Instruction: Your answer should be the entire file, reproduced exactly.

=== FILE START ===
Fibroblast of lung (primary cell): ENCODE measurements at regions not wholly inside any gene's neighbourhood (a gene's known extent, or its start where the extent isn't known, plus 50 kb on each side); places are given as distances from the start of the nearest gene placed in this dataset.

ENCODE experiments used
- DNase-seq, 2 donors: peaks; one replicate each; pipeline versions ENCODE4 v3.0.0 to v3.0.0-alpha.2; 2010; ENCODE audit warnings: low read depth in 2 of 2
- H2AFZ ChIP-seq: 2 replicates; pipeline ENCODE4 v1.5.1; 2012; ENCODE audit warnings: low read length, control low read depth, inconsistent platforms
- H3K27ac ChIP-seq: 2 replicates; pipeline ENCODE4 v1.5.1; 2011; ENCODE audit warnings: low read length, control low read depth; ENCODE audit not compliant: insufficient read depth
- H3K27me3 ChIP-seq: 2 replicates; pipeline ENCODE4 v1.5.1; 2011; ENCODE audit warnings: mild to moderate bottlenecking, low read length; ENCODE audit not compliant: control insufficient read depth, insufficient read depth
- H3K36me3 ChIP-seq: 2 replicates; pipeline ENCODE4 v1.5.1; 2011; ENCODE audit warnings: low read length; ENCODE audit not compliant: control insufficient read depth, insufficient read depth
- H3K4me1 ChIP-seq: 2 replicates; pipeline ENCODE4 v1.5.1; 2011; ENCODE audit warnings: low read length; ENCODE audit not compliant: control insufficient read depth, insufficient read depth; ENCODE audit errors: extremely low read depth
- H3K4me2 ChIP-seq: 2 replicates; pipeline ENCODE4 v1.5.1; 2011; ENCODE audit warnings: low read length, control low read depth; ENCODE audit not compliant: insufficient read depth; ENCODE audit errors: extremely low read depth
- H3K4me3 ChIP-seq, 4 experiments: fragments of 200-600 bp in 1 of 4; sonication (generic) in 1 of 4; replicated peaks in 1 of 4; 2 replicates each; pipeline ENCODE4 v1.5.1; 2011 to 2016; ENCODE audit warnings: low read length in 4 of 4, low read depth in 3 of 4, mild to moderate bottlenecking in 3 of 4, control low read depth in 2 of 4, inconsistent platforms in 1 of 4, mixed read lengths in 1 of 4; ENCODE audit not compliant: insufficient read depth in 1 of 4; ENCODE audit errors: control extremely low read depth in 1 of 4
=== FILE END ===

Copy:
Fibroblast of lung (primary cell): ENCODE measurements at regions not wholly inside any gene's neighbourhood (a gene's known extent, or its start where the extent isn't known, plus 50 kb on each side); places are given as distances from the start of the nearest gene placed in this dataset.

ENCODE experiments used
- DNase-seq, 2 donors: peaks; one replicate each; pipeline versions ENCODE4 v3.0.0 to v3.0.0-alpha.2; 2010; ENCODE audit warnings: low read depth in 2 of 2
- H2AFZ ChIP-seq: 2 replicates; pipeline ENCODE4 v1.5.1; 2012; ENCODE audit warnings: low read length, control low read depth, inconsistent platforms
- H3K27ac ChIP-seq: 2 replicates; pipeline ENCODE4 v1.5.1; 2011; ENCODE audit warnings: low read length, control low read depth; ENCODE audit not compliant: insufficient read depth
- H3K27me3 ChIP-seq: 2 replicates; pipeline ENCODE4 v1.5.1; 2011; ENCODE audit warnings: mild to moderate bottlenecking, low read length; ENCODE audit not compliant: control insufficient read depth, insufficient read depth
- H3K36me3 ChIP-seq: 2 replicates; pipeline ENCODE4 v1.5.1; 2011; ENCODE audit warnings: low read length; ENCODE audit not compliant: control insufficient read depth, insufficient read depth
- H3K4me1 ChIP-seq: 2 replicates; pipeline ENCODE4 v1.5.1; 2011; ENCODE audit warnings: low read length; ENCODE audit not compliant: control insufficient read depth, insufficient read depth; ENCODE audit errors: extremely low read depth
- H3K4me2 ChIP-seq: 2 replicates; pipeline ENCODE4 v1.5.1; 2011; ENCODE audit warnings: low read length, control low read depth; ENCODE audit not compliant: insufficient read depth; ENCODE audit errors: extremely low read depth
- H3K4me3 ChIP-seq, 4 experiments: fragments of 200-600 bp in 1 of 4; sonication (generic) in 1 of 4; replicated peaks in 1 of 4; 2 replicates each; pipeline ENCODE4 v1.5.1; 2011 to 2016; ENCODE audit warnings: low read length in 4 of 4, low read depth in 3 of 4, mild to moderate bottlenecking in 3 of 4, control low read depth in 2 of 4, inconsistent platforms in 1 of 4, mixed read lengths in 1 of 4; ENCODE audit not compliant: insufficient read depth in 1 of 4; ENCODE audit errors: control extremely low read depth in 1 of 4